5 Factors That Affect How Insulin Works

How everything from exercise to illness can influence the effectiveness of an insulin injection.

Medically reviewed in June 2022

More than 30 million people in the United States are managing diabetes, a chronic metabolic disorder where the body does not produce enough insulin or cannot effectively use the insulin the body does produce. Insulin is an important hormone that is vital to regulating blood glucose levels in the body.

Insulin injections are one of the most commonly prescribed treatments for diabetes. Below are five factors that can affect how well an insulin injection works.

The site of the injection
Insulin is absorbed most quickly when injected into the abdomen and second most quickly when injected into the upper arms; insulin injected into the legs or buttocks will be absorbed more slowly. However, if you inject in the exact same site all the time, you can develop scar tissue that can result in delayed absorption of the insulin. To avoid scarring, rotate injection sites and leave at least two inches between injection sites. Make sure to inject into fatty tissue, and do not inject into muscle, which can cause bruising and pain.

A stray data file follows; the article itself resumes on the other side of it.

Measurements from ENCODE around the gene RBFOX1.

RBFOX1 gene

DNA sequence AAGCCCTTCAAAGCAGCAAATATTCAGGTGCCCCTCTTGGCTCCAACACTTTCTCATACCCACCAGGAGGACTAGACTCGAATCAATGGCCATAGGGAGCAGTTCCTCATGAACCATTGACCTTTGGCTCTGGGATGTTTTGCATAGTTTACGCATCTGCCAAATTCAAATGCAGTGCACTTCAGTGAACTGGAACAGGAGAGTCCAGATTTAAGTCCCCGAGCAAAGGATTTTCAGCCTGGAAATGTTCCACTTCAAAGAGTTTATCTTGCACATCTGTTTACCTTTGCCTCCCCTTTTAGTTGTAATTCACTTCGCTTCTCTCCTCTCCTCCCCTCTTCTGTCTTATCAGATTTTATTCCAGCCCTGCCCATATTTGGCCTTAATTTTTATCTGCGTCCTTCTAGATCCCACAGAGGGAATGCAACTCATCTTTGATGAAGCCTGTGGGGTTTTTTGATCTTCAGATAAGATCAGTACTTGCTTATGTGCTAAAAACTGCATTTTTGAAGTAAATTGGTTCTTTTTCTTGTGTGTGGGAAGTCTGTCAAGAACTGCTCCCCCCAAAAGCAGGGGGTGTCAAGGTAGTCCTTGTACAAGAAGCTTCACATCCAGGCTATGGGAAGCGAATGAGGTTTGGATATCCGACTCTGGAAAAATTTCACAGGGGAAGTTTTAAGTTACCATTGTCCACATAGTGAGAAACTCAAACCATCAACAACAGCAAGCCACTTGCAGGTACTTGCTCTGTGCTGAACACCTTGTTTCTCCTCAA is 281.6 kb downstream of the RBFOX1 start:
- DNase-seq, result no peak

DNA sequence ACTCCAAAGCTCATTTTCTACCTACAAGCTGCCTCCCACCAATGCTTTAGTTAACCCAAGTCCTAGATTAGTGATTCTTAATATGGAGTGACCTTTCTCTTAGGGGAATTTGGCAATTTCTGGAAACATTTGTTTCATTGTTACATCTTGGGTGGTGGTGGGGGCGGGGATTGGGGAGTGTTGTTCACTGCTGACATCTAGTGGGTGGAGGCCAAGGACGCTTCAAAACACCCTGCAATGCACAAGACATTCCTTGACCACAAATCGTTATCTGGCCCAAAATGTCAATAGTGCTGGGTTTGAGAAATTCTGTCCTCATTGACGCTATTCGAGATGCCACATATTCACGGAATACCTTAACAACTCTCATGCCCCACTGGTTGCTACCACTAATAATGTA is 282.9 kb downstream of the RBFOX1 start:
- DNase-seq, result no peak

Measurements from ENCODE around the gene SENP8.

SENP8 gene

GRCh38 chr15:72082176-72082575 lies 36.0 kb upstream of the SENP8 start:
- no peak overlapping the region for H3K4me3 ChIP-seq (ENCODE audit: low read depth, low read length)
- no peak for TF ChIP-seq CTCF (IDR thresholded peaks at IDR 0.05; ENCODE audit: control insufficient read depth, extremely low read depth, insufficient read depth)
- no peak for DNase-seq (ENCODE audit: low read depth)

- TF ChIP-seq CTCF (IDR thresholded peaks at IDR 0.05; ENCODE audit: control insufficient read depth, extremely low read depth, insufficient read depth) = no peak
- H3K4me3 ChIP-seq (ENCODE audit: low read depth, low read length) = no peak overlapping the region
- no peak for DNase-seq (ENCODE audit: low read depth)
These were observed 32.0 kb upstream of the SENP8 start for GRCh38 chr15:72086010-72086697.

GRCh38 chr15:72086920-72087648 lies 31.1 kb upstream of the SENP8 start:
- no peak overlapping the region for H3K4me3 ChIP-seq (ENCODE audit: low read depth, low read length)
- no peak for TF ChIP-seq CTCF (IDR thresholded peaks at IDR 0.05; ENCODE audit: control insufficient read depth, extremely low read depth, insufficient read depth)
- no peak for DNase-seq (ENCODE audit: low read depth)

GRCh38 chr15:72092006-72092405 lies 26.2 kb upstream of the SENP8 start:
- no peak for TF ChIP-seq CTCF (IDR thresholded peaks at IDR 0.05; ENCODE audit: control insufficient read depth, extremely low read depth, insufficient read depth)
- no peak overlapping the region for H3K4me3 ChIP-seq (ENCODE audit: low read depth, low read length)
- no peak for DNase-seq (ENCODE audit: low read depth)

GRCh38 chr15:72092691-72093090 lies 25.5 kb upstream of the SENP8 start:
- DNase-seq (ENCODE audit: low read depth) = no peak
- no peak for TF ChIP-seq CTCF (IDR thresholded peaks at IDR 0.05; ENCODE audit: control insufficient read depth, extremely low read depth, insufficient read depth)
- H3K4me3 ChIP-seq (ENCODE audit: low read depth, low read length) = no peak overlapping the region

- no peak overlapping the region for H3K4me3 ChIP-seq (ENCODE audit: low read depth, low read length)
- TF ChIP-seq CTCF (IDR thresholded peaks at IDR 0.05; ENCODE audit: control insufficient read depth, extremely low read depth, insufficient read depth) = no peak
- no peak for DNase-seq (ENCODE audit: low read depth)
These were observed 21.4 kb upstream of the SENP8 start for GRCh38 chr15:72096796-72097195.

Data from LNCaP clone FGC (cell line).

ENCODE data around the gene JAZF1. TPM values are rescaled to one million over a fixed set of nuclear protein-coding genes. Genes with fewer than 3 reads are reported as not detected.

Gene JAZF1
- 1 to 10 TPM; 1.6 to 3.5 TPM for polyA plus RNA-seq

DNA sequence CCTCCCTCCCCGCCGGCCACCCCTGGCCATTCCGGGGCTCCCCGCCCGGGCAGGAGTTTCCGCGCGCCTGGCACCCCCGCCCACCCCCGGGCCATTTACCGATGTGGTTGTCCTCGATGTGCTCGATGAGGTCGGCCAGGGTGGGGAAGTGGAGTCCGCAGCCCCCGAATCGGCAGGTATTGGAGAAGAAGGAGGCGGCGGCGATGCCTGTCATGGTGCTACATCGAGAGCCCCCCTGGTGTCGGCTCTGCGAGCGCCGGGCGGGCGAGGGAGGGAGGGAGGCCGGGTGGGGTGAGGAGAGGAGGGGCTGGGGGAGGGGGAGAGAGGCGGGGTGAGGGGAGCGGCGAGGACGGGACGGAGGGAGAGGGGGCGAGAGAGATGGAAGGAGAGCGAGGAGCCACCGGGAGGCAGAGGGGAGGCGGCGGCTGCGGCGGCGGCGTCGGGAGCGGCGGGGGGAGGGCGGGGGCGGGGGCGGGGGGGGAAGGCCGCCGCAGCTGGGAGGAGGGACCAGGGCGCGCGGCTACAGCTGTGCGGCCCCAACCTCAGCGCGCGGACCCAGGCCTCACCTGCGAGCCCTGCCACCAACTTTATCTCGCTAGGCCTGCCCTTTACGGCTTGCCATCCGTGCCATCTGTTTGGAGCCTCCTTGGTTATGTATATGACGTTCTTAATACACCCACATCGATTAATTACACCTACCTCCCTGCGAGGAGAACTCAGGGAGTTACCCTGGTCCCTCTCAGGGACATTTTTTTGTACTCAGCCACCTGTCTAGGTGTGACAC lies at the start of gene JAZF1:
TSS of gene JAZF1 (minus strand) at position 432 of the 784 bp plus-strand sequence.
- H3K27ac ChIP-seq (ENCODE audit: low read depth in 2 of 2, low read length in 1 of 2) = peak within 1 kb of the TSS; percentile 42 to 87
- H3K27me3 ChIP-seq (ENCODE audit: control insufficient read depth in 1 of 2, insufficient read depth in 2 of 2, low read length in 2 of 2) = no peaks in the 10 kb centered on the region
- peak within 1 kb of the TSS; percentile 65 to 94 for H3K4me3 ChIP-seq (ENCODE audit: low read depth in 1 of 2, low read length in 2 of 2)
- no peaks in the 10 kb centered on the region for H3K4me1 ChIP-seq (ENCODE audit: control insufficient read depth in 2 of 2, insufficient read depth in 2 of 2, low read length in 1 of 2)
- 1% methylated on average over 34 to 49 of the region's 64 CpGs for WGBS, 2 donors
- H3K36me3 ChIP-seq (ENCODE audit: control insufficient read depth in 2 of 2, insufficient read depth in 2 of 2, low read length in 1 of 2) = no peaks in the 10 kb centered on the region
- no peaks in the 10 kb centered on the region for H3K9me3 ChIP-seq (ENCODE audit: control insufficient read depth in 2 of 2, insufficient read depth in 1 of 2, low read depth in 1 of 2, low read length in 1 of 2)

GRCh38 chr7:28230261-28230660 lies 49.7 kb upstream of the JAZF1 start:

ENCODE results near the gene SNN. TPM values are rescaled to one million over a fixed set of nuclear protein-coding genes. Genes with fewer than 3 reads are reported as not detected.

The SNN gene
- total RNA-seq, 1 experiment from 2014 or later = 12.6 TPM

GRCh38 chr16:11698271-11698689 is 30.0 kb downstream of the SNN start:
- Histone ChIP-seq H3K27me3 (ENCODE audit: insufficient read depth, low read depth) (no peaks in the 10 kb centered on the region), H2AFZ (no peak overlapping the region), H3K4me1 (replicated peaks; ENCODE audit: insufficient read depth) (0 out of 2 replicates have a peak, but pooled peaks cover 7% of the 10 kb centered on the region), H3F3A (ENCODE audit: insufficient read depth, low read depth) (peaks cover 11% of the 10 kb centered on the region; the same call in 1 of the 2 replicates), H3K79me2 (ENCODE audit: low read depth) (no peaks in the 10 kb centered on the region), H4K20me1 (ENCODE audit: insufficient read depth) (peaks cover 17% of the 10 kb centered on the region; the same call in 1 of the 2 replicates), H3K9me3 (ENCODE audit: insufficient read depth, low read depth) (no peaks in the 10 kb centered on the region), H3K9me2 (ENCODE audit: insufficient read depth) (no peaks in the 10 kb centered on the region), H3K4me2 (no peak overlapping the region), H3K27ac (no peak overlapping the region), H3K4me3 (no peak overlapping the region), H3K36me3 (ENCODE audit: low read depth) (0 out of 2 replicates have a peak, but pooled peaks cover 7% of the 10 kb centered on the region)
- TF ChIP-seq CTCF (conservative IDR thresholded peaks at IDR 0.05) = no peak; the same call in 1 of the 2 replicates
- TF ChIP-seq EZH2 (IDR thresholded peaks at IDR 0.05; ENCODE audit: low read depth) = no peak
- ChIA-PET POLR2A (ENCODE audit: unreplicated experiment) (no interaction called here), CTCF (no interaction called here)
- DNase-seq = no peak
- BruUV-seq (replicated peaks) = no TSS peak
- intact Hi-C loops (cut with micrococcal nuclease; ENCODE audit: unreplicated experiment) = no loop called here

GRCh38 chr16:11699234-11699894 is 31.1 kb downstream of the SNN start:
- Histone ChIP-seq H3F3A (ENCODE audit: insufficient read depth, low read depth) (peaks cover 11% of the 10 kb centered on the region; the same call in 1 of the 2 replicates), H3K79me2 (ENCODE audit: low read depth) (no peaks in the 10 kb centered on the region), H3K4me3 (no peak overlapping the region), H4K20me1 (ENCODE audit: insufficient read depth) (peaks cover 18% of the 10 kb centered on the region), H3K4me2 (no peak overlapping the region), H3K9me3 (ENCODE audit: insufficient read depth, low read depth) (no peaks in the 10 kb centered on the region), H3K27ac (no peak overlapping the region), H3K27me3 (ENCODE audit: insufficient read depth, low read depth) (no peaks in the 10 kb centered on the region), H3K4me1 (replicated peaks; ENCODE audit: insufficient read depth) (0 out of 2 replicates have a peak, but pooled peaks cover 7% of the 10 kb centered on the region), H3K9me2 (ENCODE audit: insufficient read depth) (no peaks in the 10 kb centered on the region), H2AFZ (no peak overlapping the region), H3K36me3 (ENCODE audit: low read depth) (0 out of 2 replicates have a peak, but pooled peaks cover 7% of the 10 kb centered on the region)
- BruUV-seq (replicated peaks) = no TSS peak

Exercise
When you exercise, you're more sensitive to insulin—as your muscles work and use the insulin, the tissues of the body also may be more efficient at using insulin. This is why people may feel like their blood sugar is going down during exercise. While exercising can signify that you need less insulin, occasionally very intense exercise increases blood sugar and may cause you to need even more insulin.

Other medications
Certain medications can interfere with the effectiveness of insulin. This includes beta-blockers, which are used to treat high blood pressure, and niacin, a B vitamin that lowers blood lipids, which is often prescribed for patients who need to improve their cholesterol levels. This is one reason why it is important that your healthcare providers are aware of all medications that you are taking.

Stress and illness
Stress and illness can both raise your blood sugar. When you are stressed, your body releases certain hormones that can keep your body from producing sufficient insulin or using it effectively. Individuals with diabetes who have gastroparesis (a digestive disorder) may not digest their food properly—and because their GI tract isn't working correctly, these patients who receive insulin are at risk of becoming hypoglycemic.

Dehydration
If you don't drink sufficient water, you may not absorb insulin as quickly. And dehydration increases blood sugar, even causing a short-term resistance to insulin.

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